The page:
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2012: The year intelligent old-school gaming struck back

Think about that. A slow, methodical, quiet, understated example of the most apparently dead of genres is our game of the year. And the thing is, as outstanding a work as TWD is, that decision was ultimately a damn hard one to make. Q4 of 2012 has just been that good for console gaming. And every one of its best games, to some degree or another, represents the rejuvenation of a gameplay conceit all too often now viewed as the preserve of the past, the PC, or both.

Meanwhile, some expected sure-fire hits of console gaming’s current mainstream ethos have fallen on their arses. Most notably Medal of Honor: Warfighter, which should have had everything going for it. It was a modern military first-person shooter from EA, with a marketing push to match. It used showboating fancy new graphics technology by way of DICE’s Frostbite 2 Engine. It was a sequel to a well-known franchise. But it tanked. Yes, releasing just before this year's Call of Duty may have nailed its coffin lid shut, but on paper MOH was the blueprint for mainstream success and should have put up a better fight. Megaton competition aside, the fact remains that EA had certain business expectations for the game on its own terms, and it likely fell short of those.

Traditional triple-A games seem to have been finding it harder to make the kind of commercial dent that justifies their costs in 2012. For a couple of years, in fact. Just look at what's just happened to poor old THQ, even after its pledge to cater primarily to the core gamer.

Meanwhile, a turn-based strategy game smashed its way into the UK all-formats chart at number 7. That chart doesn’t even include digital downloads, where the majority of XCOM’s considerable PC sales would no doubt originate.

Obviously, from my notoriously beard-strokey perspective, this phenomenon is brilliant. But what’s causing it? My guess would be that a perfect storm of factors is kicking in right now. Firstly, the length of this console generation so far means that we’re way past the point at which developers traditionally hit the state of technical mastery over the available hardware, allowing ideas to overtake logistical concerns. With all the technical wrangling done, game design can become more freely creative.

That explains games like Dishonored being pitched, as well as technically impressive revisions of ambitious old formulas like Hitman. But someone has to be buying this stuff to make it worth the risk. And that’s where the length of this generation comes into play in a slightly different way. You see seven years in, and still with no next-gen revolution in sight, we’re way off the usual narrative of hardware cycling now. And gamers seem to be getting bored.

Sales are down across the board. And while games that would probably have been impressive enough a few years ago are now old hat on release (hello again, MOH), I reckon there's more to it than that. Without the excitement of shiny new machines, it's entirely feasible that the less committed, more fad-driven gamers are falling by the wayside. Nintendo has admitted this to be a problem when dealing with the casual market, but I suspect everyone is suffering as a result now. Increasingly, publishers are being left with the most core of core gamers to sell to. And those guys have different standards.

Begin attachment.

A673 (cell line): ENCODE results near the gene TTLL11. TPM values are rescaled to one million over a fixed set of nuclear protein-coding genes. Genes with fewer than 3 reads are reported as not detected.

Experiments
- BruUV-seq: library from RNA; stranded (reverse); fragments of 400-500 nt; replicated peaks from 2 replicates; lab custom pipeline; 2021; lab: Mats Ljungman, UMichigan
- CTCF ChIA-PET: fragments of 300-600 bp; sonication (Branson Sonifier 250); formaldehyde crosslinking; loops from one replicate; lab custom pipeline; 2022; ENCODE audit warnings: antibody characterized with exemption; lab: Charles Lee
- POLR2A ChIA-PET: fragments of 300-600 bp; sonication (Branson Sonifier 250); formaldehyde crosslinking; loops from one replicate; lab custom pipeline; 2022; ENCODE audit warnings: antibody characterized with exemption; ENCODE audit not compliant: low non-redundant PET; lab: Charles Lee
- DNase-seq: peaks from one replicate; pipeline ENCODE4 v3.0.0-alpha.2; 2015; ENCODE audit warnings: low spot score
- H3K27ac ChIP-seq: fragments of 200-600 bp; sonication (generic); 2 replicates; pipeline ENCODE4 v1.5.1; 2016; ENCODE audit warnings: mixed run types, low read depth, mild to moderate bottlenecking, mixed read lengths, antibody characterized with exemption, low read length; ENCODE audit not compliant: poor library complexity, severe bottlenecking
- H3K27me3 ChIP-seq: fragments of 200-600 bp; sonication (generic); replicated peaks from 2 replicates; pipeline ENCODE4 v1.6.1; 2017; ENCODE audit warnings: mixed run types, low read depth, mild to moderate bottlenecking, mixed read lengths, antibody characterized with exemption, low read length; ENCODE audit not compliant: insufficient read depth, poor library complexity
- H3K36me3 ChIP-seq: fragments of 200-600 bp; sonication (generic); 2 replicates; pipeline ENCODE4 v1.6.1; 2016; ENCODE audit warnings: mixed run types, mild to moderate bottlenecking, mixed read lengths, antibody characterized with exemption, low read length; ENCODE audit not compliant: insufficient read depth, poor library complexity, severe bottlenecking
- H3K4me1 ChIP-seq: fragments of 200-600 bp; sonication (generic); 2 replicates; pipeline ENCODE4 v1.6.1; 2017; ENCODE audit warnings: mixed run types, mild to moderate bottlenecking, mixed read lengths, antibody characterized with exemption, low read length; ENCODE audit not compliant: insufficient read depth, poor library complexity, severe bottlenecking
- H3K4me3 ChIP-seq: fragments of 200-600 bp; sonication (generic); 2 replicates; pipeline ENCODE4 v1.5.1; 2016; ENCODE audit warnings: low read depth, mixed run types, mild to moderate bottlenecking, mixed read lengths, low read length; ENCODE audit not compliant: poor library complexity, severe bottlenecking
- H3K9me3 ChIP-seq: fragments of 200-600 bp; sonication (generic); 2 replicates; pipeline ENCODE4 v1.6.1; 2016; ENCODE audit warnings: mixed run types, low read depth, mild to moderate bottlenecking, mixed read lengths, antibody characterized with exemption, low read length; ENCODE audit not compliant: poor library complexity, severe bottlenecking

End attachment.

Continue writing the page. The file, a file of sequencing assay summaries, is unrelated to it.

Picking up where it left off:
This generation of hardcore, game-savvy players has been exposed to current-gen game standards for so damn long that I suspect it now craves evolution rather fiercely. Although I'm loathe to use internet comments as a yardstick for anything of weight, you only need to look at the number of engaged, purchase-ready voices crying out for originality to realise what the enthusiasts are after. Concurrently, the steady trickle of more interesting, smaller games via XBLA and PSN has very probably had a slowly building but very serious effect on mainstream perceptions of gaming over the last few years, eroding the blinkers and opening eyes to more thoughtful, off-kilter possibilities.

A game like Braid or Journey even existing on consoles without those download services would have been unthinkable, but with those frameworks in place such games have not only happened, but have managed to be hits. And when games like that do well on consoles, tastes are bound to start changing on the whole.

And it seems they have. And in turn, long-standing developers of unfashionable ideas are finding a spotlight again. The next step? The ideal scenario is a great big feedback loop, leading to healthier gaming appetites being satiated with healthier creative ideas for many years to come. Though there’s also every chance that if next-gen hits next year, we’ll just drop straight back into the graphics-as-priority arms-race and have to start the process all over again on new hardware.

Obviously that would be a damn tragedy. So here’s hoping, eh?

You know that kid at parties who talks too much? Drink in hand, way too enthusiastic, ponderously well-educated in topics no one in their right mind should know about? Loud? Well, that kid’s occasionally us. GR Editorials is a semi-regular feature where we share our informed insights on the news at hand. Sharp, funny, and finger-on-the-pulse, it’s the information you need to know even when you don’t know you need it.

Long-time GR+ writer Dave has been gaming with immense dedication ever since he failed dismally at some '80s arcade racer on a childhood day at the seaside (due to being too small to reach the controls without help). These days he's an enigmatic blend of beard-stroking narrative discussion and hard-hitting Psycho Crushers.